The Blanket

The Blanket - A Journal of Protest & Dissent

Political Status


Geoffrey Cooling • 25 May 2006

In April 2005, I had the misfortune of finding myself incarcerated in Maghabery Prison. I had been arrested by the British Security Services on the Moy Road in Armagh for possession of items contrary to the Terrorism Act 2000. These items consisted of a 2 way radio base station which was affixed in my vehicle and a radio scanning device which was lying on the floor of my vehicle. The fact that neither of these items are illegal to possess in Northern Ireland except in a very narrow sense when it can be proved that they are to be utilised for Terrorist Offences , did not stop my arrest or my subsequent charging with terrorist offences and incarceration.

I feel I should point out at this stage that the two way radio is legally mine and I use it in connection with my employment, the scanner was a friends and I was in possession of it to have it repaired. My friend gave it to me because it would no longer charge and I had a supplier that repaired radio equipment. I explained this to the arresting officer and he even tried to turn it on to no avail. I was held at roadside for several hours before word came down from some body with a higher pay grade to arrest me. I was then taken to Antrim holding centre where I was interrogated for several days.

They said that the scanner worked, all that needed to be done was to charge it, and I said it did not because it was not charged. We have since discovered that the fault was the charger plug for the scanner. I explained what I worked at and why I had both items. My solicitor wanted to know what was going on, was I sure there would be no surveillance records that would be sprung on us. I said no, he then said that he could not understand what was going on but not to worry I would not be charged. His face the following Friday night at 23:30 when they announced they were charging me was a sight, I ended up consoling him. Needless to say I was whipped off to court on the Saturday and then straight to hotel Maghabery.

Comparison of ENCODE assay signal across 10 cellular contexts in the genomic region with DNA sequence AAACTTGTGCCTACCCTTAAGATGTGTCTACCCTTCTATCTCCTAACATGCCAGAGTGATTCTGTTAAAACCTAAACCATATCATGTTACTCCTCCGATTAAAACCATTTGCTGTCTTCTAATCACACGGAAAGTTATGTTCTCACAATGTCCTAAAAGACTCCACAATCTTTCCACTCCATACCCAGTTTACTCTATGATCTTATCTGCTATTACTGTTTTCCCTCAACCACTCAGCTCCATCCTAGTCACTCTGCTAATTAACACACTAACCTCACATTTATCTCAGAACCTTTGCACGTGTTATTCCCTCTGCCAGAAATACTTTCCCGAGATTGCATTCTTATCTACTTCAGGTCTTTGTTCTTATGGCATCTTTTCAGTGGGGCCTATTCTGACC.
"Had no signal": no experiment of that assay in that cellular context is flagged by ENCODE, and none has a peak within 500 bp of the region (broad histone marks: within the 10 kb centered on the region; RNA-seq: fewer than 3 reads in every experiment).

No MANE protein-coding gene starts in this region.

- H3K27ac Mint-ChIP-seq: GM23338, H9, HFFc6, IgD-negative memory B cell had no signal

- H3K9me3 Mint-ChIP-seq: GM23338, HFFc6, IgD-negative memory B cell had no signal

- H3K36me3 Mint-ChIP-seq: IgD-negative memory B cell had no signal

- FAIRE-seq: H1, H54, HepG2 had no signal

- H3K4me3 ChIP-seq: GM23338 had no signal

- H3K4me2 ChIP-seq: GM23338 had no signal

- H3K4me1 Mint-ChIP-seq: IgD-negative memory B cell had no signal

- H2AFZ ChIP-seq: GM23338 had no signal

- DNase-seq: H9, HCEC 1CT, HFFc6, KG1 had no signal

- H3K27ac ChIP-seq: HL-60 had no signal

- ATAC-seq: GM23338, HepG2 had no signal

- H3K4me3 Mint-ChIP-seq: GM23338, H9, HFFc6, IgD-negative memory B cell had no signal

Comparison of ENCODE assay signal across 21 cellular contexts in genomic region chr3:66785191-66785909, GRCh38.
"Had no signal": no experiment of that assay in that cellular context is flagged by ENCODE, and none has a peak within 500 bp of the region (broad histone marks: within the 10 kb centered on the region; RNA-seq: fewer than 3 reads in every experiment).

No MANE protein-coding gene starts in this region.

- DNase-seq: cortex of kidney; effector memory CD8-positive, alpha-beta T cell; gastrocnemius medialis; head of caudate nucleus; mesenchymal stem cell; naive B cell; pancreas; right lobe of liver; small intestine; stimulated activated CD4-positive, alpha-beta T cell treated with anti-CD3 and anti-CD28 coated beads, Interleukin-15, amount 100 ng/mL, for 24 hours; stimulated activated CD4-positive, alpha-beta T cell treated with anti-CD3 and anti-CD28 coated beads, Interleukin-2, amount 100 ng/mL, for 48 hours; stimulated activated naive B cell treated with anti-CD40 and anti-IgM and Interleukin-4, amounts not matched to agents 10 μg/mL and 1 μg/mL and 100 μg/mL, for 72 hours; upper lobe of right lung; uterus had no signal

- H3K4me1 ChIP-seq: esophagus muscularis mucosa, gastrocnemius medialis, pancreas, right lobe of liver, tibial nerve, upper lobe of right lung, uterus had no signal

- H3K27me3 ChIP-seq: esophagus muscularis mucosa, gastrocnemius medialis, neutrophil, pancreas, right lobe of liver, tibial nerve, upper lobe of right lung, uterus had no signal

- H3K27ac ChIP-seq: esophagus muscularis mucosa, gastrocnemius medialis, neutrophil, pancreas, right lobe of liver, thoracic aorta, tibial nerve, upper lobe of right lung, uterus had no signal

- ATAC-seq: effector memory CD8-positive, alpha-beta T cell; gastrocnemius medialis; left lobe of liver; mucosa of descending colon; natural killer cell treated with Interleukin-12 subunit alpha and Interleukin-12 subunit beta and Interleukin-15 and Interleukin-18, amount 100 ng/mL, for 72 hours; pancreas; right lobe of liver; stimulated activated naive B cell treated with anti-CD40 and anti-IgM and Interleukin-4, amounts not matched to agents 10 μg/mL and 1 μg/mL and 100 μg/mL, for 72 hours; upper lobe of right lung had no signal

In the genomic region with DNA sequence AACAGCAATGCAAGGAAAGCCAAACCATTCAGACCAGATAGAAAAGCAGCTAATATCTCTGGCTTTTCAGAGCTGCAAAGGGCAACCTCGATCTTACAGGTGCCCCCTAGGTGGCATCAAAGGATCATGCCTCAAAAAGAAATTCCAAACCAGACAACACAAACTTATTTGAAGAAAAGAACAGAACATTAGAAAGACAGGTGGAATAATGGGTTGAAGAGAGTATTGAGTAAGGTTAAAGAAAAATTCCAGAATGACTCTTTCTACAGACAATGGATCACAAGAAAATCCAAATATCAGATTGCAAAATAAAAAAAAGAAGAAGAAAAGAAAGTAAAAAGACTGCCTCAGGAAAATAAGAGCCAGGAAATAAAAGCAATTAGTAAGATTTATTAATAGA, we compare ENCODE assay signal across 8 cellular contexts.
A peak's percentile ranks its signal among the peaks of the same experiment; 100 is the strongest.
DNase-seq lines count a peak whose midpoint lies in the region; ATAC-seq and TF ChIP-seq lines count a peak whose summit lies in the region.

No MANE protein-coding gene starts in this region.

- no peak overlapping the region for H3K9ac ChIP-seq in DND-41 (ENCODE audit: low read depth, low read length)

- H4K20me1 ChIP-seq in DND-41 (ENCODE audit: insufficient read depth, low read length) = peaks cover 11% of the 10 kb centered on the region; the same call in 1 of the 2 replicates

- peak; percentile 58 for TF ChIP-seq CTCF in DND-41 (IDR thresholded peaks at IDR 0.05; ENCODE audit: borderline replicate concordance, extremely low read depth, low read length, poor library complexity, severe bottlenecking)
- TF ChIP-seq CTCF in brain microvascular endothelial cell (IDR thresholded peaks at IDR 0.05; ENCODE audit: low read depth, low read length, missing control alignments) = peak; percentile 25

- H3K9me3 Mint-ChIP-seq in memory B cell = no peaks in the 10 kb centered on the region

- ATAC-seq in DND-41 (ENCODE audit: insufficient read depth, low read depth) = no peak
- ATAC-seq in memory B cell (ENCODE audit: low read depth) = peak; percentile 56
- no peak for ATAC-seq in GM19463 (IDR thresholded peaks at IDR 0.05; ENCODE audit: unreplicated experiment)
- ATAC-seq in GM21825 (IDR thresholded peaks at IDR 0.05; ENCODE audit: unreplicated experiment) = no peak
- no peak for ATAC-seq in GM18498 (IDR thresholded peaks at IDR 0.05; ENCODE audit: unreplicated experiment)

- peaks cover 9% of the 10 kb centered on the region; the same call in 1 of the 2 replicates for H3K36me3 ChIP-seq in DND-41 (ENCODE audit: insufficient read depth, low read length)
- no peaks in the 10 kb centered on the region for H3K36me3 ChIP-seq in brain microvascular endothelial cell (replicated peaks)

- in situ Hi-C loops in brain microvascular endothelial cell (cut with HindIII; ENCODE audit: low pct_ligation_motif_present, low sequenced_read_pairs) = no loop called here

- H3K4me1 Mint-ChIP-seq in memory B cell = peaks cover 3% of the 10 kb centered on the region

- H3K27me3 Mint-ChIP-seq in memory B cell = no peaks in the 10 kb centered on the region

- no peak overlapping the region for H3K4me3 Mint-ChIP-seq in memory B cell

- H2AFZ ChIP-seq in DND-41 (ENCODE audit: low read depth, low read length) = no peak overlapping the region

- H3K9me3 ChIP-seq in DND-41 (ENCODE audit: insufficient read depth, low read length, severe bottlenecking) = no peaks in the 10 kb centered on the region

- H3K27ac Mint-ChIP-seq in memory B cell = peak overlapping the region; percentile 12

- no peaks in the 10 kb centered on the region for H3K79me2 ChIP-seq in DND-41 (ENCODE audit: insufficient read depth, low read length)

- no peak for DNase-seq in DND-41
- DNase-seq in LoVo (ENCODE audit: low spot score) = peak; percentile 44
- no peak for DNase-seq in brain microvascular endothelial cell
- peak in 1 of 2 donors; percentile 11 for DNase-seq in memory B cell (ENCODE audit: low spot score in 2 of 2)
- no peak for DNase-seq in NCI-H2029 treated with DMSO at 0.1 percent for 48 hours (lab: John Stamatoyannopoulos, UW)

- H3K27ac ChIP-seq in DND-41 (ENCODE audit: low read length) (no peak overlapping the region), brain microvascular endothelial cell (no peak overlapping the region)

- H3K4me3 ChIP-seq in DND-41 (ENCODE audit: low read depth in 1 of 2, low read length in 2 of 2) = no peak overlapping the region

I believe my detention to have been illegal; the one item I was charged with being in possession of was the radio scanner contrary to the terrorism act 2000. The possession of the scanner is illegal if it is believed that it is to be used to assist or commit terrorist acts. The scanner I was in possession of did not work; this was checked at the roadside by a ruc man. If the scanner did not work, how was I planning to use it as an implement of terror? Perhaps they felt it was likely that I was going to storm nearby Gough Barracks using it as a blunt instrument.

Furthermore a detective lied in Bann bridge court on the Saturday morning and said that not only did the scanner work but I had the means to charge the scanner in my vehicle. Upon further questioning by my erstwhile solicitor, he had to back pedal and told the court that the forensic analysis was that the scanner would work if it was charged but at the time of my arrest the scanner was in fact inoperable. This of course made no difference to the judge, I was off to Maghabery no matter that one of the crowns finest had perjured himself. Since the charges were dropped against me I never did find out what means I had to charge the scanner. Perhaps it was two paper clips and a length of baling twine A Team style.

Upon arrival I was sent to Roe House which is the first place every prisoner ends up at. On Roe 1 & 2 prisoners are acclimatised before moving onto permanent Houses of residence. For a total of six days between the Antrim holding Centre and the first few days in Maghabery I was held incommunicado. The only outside contact I had was with my solicitor. I was only allowed to speak to my wife on the Tuesday following my arrest. It would not be over dramatic to say I was doing my nut. I was worried for my wife and children and they were terrified for me. Messages passed through Solicitors and a Priest do not nearly come close to hearing the consoling words said in the voice of a loved one.